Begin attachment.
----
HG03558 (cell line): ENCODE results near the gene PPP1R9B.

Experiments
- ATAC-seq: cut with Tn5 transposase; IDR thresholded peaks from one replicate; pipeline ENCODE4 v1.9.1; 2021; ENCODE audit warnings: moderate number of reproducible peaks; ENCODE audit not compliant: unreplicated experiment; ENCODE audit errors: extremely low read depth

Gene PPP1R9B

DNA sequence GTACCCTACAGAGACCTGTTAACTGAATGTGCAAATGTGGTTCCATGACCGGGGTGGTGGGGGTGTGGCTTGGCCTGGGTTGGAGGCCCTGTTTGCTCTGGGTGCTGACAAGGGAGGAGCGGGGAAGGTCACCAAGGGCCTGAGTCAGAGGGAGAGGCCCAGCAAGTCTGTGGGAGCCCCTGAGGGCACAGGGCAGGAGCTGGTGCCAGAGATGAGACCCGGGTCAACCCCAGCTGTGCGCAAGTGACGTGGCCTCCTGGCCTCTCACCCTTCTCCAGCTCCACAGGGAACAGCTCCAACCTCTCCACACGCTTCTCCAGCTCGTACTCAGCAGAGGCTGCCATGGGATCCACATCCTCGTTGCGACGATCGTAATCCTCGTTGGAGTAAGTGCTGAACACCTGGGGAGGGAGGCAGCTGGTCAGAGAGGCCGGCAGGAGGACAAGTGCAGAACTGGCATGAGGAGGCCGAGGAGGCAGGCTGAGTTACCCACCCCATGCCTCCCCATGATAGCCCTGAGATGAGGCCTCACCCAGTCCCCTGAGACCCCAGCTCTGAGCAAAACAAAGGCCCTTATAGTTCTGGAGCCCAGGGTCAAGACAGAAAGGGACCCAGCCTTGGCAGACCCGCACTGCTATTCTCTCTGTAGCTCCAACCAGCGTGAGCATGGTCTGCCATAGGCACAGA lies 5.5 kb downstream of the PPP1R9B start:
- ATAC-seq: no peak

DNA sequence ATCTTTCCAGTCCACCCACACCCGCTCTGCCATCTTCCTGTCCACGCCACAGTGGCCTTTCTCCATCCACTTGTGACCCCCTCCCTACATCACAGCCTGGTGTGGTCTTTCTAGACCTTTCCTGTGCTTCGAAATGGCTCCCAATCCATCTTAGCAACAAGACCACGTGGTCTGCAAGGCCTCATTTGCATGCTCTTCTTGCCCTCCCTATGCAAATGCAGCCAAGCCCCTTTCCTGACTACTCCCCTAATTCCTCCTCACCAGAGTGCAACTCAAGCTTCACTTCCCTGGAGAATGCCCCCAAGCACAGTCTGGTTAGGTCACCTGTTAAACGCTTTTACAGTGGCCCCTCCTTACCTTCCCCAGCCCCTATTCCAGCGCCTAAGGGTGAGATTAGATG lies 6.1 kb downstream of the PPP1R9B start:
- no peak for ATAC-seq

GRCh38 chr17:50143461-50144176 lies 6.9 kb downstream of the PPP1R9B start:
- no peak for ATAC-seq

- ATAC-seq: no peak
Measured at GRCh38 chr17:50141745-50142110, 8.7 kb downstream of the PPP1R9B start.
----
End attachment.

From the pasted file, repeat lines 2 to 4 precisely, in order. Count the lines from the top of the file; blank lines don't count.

Experiments
- ATAC-seq: cut with Tn5 transposase; IDR thresholded peaks from one replicate; pipeline ENCODE4 v1.9.1; 2021; ENCODE audit warnings: moderate number of reproducible peaks; ENCODE audit not compliant: unreplicated experiment; ENCODE audit errors: extremely low read depth

Gene PPP1R9B